Differences in annotation of laughter across modalities2022Jose Vargas-Quiros, Laura Cabrera-Quiros, Catharine Oertel, and Hayley HungUnder review
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Covfee: an extensible web framework for continuous-time annotation of human behavior
During my PhD, I developed a web-based, extensible framework for continuous annotation aimed at crowd-sourcing. Our experiments showed that continuous techniques (implemented in Covfee) can save human annotation time with no loss in annotation agreement.

To Covfee docs

Covfee: an extensible web framework for continuous-time annotation of human behavior2022Jose Vargas-Quiros, Stephanie Tan, Chirag Raman, Laura Cabrera-Quiros, and Hayley HungUnderstanding Social Behavior in Dyadic and Small Group Interactions, Proceedings of Machine Learning Research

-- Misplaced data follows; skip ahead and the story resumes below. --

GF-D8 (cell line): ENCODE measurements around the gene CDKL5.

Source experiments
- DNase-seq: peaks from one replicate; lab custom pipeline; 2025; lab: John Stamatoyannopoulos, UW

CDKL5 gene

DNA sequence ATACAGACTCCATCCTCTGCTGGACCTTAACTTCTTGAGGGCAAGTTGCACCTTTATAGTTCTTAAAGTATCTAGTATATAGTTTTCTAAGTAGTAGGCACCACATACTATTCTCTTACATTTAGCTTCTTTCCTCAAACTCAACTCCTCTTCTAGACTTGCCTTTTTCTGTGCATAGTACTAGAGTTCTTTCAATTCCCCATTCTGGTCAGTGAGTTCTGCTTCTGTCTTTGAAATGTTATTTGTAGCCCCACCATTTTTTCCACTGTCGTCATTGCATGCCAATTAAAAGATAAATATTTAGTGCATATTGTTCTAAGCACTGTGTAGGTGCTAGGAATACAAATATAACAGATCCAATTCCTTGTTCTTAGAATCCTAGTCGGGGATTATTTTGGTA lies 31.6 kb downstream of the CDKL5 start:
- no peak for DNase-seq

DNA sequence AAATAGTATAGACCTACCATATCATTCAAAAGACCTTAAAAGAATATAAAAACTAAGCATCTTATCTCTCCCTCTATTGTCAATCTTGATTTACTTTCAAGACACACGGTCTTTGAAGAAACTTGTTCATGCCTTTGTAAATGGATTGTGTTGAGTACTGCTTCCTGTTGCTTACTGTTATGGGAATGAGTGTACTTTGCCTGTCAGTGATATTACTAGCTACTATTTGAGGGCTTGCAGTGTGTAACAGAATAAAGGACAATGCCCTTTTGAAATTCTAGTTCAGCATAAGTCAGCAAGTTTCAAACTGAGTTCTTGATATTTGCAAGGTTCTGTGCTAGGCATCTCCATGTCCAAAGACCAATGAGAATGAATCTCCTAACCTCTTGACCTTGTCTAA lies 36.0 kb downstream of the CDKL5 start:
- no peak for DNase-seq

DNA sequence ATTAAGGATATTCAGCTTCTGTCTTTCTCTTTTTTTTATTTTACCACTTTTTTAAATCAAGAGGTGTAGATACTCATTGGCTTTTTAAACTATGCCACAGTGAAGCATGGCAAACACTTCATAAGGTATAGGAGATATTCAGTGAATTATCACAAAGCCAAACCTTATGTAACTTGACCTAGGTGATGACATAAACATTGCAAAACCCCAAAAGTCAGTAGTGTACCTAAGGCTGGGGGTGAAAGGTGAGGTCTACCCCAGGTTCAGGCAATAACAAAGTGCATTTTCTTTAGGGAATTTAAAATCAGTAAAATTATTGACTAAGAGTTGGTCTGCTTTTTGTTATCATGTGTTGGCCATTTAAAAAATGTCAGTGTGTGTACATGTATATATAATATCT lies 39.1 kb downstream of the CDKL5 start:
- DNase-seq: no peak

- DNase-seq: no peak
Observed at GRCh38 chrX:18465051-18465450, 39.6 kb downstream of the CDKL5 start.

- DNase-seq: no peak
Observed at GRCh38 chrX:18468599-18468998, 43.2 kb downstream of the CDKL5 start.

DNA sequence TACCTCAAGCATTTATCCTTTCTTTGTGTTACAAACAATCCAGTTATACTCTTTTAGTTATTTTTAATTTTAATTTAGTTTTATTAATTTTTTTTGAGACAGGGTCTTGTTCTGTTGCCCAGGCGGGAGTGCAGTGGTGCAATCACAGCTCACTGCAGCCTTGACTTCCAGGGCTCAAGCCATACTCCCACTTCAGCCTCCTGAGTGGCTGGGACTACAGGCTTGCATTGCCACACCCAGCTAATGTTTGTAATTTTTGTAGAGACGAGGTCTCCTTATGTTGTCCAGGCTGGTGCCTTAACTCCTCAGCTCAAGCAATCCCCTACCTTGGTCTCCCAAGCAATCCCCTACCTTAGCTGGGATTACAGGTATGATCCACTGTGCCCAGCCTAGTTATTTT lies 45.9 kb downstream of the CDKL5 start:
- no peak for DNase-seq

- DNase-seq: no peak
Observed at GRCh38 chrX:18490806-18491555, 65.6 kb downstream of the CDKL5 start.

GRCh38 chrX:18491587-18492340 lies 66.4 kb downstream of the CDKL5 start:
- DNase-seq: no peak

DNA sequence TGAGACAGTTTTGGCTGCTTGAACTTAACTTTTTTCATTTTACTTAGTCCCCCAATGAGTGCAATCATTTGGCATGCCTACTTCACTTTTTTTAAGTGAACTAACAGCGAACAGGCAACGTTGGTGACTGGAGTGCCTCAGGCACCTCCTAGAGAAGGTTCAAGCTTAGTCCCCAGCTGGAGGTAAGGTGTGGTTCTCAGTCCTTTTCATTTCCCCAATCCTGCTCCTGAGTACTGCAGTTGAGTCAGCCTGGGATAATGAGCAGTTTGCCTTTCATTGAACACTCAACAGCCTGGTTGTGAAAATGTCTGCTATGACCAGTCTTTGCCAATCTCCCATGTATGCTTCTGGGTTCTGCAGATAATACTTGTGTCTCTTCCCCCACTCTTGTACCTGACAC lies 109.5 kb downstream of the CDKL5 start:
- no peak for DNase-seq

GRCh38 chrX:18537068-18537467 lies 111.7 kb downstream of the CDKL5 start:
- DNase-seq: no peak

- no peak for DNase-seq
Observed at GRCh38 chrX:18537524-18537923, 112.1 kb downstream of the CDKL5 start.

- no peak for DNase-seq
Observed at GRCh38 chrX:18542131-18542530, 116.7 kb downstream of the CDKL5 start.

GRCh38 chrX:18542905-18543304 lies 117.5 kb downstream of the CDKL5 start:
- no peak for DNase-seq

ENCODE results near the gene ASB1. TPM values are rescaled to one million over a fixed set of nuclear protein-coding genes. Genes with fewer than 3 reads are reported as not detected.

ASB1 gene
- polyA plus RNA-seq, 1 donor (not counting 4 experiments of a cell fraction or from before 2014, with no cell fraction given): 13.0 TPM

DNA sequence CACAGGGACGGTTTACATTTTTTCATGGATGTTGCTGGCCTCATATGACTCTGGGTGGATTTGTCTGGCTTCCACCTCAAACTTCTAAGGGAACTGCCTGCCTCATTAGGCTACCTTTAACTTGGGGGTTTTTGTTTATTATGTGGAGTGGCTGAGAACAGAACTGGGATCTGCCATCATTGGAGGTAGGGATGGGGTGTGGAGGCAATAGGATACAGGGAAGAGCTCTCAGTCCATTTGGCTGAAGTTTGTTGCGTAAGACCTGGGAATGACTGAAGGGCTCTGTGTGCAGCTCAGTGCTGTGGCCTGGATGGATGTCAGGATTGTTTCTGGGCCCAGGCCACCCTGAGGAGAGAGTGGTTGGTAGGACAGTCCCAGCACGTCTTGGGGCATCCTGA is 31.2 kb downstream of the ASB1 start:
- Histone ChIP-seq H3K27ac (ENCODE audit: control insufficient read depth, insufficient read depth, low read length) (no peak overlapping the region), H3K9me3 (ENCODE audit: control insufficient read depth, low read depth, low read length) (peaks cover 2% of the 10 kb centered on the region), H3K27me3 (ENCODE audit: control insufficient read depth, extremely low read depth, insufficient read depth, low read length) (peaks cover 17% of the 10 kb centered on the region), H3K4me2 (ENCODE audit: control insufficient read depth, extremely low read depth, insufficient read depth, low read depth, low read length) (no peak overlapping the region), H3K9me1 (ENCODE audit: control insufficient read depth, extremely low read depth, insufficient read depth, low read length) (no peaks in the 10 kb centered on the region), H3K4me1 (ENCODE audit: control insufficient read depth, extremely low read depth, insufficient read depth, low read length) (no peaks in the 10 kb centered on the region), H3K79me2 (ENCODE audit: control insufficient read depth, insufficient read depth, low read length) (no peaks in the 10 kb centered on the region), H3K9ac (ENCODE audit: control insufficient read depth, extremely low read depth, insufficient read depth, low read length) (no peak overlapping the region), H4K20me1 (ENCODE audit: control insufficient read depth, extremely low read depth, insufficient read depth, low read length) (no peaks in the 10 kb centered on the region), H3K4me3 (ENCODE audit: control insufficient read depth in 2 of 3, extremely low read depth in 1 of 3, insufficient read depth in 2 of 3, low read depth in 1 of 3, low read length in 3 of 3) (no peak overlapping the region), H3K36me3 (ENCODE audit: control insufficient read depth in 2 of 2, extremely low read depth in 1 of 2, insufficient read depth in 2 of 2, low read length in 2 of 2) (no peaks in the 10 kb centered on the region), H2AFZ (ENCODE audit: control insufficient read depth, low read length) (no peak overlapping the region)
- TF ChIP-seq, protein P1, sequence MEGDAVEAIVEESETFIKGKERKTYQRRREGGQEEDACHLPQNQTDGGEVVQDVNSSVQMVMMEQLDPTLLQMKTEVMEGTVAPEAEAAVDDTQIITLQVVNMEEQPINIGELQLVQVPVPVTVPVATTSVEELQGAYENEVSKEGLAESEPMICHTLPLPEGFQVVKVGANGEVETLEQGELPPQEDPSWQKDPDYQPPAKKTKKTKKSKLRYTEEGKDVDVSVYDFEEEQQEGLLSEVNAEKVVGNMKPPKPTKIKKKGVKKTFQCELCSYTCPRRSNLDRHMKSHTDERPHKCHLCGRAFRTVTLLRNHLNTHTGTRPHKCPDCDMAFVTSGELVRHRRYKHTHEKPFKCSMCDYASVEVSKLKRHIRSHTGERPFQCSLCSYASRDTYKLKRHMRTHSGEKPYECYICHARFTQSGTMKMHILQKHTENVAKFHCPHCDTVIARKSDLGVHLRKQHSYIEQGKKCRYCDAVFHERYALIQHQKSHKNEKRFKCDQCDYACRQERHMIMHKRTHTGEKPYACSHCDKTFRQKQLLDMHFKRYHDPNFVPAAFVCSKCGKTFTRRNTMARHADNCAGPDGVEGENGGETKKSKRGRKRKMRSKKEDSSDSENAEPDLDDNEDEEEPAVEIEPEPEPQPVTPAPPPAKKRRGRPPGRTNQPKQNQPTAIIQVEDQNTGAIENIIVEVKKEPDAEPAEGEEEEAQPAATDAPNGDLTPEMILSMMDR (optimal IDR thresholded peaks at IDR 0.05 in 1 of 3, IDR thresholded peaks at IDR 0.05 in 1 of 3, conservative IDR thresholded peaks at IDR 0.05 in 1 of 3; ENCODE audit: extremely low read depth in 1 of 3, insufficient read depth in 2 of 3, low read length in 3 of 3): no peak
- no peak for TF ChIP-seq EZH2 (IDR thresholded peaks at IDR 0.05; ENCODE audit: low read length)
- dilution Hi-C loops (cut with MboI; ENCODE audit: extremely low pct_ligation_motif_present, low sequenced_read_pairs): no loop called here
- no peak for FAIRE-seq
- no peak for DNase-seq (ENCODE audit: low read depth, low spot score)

Attraction and body movement in speed dates
We present a study of attraction in the dyadic speed date setting. The study made use of accelerometer information (from chest-worn accelerometers) from 398 dyadic speed dates to analyze the relationship between body movement and self-reported affiliative goals related to attraction. Through machine learning experiments designed to capture individual and pairwise body movement information, we investigated the predictive power of body movement information towards attraction estimation. In particular, the pairwise features used in our study were designed to capture synchrony, mimicry and convergence information.
Individual and joint body movement assessed by wearable sensing as a predictor of attraction in speed dates2021Jose Vargas-Quiros, Oyku Kacap, Hayley Hung, Laura Cabrera-QuirosIEEE Transactions on Affective Computing
Estimating Romantic, Social, and Sexual Attraction by Quantifying Bodily Coordination using Wearable Sensors2019Oyku Kacap, Jose Vargas-Quiros, Hayley HungInternational Conference on Affective Computing and Intelligent Interaction Workshops and Demos (ACIIW)
No-audio speaking status detection in crowded settings via visual pose-based filtering and wearable acceleration